At a meeting of euro-area finance ministers in Brussels on Wednesday that lasted late into the night, officials struck a preliminary deal with Greece to ease the country’s debt burden, paving the way for a 10.3 billion-euro ($11.5 billion) aid payout. While finance ministers called it a breakthrough deal, Greece is still on shaky terms, as officials left out important details up for discussion after Germany’s federal election next year.
It’s time Europe forgives a big share of Greece’s debt and realizes that the benefits of bailing out the debt-troubled country overwhelmingly outweigh the costs, particularly as Britain rethinks its membership in the European Union.
Next month, voters in Britain will decide whether the country should stay in the 28-member European Union. Britain can exit the EU pretty easily. Unlike Greece, its economy does not run on the euro and it operates under an independent central bank. That doesn’t mean, however, that Britain’s exit wouldn’t impact the EU; in fact, the implications could be far-reaching in that it would set a precedent for other countries, including Greece, to leave, too. Which is why Europe should do everything it can to help Greece pay off its debt.
If Britain exits the EU, I predict a significant decline in the value of the euro against the US dollar. Although this has the effect of making EU goods more attractive to the US, it has the reverse impact for US goods in Europe. This could start a financial cascade and a shock leading to recessions within Europe (i.e. the few countries that aren’t already in or near an economic recession.) Europe does not want this, as the last thing Germany, Italy and Spain would want is to scare off investors with a currency collapse. As a result, Europe’s incentive for Greece to stay in the EU may become more valuable to Europe than the billions of euros Greece owes to its creditors. Thus, it makes economic sense for Germany and other countries to forgive a significant share of Greece’s debt.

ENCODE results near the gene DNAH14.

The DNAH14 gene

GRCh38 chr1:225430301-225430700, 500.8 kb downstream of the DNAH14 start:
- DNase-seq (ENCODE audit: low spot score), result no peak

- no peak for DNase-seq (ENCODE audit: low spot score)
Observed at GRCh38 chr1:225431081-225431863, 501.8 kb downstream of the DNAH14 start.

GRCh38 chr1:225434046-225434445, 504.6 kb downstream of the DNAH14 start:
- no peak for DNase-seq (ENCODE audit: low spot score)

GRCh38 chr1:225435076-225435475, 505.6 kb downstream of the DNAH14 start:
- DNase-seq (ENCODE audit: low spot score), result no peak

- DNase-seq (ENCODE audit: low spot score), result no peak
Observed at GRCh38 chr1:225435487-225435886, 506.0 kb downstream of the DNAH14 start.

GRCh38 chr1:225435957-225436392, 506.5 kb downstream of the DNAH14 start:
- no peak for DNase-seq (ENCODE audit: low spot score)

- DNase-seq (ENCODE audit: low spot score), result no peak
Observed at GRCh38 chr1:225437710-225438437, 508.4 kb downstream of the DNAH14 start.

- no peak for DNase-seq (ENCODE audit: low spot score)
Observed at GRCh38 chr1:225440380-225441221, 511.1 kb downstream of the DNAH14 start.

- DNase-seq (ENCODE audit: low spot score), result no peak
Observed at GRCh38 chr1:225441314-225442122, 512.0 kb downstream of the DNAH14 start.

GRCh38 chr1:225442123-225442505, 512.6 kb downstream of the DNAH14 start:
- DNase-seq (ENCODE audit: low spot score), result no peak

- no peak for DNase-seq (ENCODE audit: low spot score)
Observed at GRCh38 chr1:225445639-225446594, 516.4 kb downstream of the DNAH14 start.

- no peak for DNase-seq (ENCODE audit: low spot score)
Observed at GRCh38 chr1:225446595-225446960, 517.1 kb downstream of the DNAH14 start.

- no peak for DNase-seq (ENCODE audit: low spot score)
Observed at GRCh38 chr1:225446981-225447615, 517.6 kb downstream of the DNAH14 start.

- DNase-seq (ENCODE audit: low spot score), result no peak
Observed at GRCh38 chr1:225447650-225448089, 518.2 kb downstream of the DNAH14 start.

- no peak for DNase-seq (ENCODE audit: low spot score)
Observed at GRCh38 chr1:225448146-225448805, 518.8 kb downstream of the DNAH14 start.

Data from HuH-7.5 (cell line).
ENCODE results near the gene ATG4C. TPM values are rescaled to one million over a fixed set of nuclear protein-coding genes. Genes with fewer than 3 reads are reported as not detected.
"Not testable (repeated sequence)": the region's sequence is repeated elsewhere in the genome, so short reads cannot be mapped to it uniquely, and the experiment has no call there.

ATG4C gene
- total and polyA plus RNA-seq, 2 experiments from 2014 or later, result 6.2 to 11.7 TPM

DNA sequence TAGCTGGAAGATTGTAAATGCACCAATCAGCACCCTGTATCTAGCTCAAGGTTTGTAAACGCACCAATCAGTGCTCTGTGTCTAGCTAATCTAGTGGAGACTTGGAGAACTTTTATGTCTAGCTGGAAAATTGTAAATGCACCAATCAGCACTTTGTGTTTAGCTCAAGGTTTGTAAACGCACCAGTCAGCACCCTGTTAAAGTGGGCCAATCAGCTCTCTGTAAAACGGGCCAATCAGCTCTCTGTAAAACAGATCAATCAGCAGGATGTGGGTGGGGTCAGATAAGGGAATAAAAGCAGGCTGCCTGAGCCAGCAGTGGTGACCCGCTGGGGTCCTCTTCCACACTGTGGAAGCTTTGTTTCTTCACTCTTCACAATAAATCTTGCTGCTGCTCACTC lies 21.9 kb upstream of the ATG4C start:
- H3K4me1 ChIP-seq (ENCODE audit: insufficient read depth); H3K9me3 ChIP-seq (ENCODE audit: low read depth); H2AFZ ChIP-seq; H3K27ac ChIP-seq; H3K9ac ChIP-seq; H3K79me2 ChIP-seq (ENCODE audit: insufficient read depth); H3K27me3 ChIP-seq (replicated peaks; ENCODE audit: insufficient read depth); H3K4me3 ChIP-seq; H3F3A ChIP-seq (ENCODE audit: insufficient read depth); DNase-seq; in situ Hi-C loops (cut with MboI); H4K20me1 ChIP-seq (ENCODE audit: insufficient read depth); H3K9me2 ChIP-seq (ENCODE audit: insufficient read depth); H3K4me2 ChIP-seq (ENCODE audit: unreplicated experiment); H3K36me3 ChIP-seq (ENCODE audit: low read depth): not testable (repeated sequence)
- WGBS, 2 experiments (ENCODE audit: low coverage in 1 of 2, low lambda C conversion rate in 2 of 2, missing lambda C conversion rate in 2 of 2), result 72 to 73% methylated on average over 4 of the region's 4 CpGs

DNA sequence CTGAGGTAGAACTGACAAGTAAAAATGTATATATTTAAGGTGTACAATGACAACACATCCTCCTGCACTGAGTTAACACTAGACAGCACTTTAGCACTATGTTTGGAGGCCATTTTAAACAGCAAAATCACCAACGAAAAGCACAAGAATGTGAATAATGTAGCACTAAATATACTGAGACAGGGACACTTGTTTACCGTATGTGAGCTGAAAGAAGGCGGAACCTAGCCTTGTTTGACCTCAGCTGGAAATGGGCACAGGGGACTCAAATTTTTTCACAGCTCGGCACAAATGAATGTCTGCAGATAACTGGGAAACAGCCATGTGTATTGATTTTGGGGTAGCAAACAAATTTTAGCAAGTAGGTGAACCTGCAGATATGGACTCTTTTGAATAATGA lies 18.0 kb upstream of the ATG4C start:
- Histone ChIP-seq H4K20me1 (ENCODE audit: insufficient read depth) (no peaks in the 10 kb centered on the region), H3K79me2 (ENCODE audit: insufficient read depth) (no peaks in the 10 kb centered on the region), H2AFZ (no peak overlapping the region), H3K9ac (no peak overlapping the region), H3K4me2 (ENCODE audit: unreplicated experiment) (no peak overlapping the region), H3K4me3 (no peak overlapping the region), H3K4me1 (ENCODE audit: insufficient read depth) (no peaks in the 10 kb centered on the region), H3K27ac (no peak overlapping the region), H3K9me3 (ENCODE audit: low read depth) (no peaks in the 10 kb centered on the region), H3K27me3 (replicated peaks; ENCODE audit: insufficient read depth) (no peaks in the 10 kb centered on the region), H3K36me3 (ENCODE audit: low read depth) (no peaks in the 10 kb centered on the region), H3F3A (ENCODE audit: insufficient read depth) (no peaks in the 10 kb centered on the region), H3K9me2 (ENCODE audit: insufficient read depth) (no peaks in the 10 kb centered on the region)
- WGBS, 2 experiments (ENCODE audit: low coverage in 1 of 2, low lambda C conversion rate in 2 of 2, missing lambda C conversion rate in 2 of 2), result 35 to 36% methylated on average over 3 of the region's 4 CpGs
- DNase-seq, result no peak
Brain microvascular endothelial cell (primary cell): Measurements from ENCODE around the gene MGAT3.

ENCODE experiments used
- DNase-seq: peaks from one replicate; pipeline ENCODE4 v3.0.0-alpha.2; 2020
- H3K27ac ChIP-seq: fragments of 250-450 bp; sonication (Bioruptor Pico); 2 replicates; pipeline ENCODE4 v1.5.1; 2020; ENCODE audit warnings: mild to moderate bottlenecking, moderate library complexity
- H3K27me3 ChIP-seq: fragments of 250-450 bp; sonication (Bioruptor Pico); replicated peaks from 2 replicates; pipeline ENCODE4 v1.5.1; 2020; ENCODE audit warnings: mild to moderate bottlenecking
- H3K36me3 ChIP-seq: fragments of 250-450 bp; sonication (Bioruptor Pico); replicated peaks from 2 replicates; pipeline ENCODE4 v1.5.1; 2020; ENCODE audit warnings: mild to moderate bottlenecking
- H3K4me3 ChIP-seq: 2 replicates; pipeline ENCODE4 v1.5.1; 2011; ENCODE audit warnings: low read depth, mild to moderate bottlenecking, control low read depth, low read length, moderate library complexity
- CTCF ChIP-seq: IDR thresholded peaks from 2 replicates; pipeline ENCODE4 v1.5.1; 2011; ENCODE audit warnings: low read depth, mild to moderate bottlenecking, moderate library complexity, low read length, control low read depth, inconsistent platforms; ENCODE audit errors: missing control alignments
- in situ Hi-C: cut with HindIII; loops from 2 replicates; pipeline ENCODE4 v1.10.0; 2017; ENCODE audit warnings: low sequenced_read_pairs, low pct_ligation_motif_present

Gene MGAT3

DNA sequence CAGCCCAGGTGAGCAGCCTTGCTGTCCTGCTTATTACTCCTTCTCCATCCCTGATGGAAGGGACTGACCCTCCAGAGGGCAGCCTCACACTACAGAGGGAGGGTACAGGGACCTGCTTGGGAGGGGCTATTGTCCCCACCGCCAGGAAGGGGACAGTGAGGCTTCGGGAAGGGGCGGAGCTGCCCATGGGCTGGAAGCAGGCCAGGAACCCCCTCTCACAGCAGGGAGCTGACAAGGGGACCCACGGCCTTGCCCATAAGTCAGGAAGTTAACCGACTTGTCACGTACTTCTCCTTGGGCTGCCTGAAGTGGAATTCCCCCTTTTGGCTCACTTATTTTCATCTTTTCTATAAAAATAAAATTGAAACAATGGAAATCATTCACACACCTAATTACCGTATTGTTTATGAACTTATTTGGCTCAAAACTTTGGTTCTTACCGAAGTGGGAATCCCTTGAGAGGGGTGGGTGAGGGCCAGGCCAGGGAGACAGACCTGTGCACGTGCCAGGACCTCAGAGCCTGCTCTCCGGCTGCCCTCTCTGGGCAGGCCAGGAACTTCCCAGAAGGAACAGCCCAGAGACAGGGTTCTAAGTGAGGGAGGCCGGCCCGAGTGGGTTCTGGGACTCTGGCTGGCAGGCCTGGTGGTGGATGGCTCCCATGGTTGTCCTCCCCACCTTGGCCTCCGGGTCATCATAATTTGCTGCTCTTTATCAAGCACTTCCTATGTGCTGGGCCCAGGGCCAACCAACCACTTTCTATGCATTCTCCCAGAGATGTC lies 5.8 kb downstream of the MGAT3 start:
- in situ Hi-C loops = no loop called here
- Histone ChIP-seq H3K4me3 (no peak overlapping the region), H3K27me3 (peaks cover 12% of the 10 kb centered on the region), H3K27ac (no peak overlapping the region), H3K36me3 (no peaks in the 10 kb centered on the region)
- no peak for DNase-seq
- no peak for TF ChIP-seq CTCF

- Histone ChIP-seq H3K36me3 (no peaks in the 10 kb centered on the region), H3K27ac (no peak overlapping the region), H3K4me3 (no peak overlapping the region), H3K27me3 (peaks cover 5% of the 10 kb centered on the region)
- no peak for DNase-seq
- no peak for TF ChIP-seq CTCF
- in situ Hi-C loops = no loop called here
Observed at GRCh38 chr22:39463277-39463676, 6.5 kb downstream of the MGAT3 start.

While Wednesday’s deal went the extra step in that the euro zone would give Greece debt relief in 2018 if necessary to meet its payments burden, the agreement is incomplete. German Finance Minister Wolfgang Schaeuble avoided any immediate commitment (to rescheduling Greek debt) that would have required him to secure approval from a skeptical parliament in Berlin before a general election next year.
Germany might worry about internal politics, but it could prove more beneficial to Germany to give Greece some extra help. Greece is one of the EU states acting as a vestibule for Syrian refugees, thus buffering the economic shock to Northern Europe. By geographical accident, the country is central to the refugee crisis and, as a result, is bearing a significant cost. These costs come in a several flavors – the monetary costs of hosting and policing refugee camps; the non-monetary costs in security issues and anxieties.
Consider this counterfactual. Suppose Greece had not run up significant debt and had not defaulted on multiple loans with Germany and the IMF. It is reasonable to suggest that at this point, Germany, the UN, other countries throughout Europe would be throwing money at Greece to help take in the influx of refugees and help slow their northern migration. Europe might consider debt relief as the payment they would be making to secure refugees. Not to suggest that Greece wouldn’t continue to be a solid citizen of the world if it left the EU, but there’s no need to take this chance.
It would therefore make sense for Germany to forgive a lion’s share of Greece’s debt, 50% perhaps, in advance of the Brexit vote in order to solidify the EU (note: it is not clear that this is constitutionally allowable from Germany’s perspective, but it is worth investigating).
At this point, it would behoove all the players to examine the marginal costs and benefits of the decisions about to be made. A stronger European Union (with Britain and Greece) has a smaller chance of suffering another financial shock and global recession. Greece in the European Union is likely to continue its humanitarian aid to refugees. Forgiving Greece’s debt could prove to be a small price to pay to solidify the economic playing field.
Thomas More Smith is an associate professor of finance at Emory University.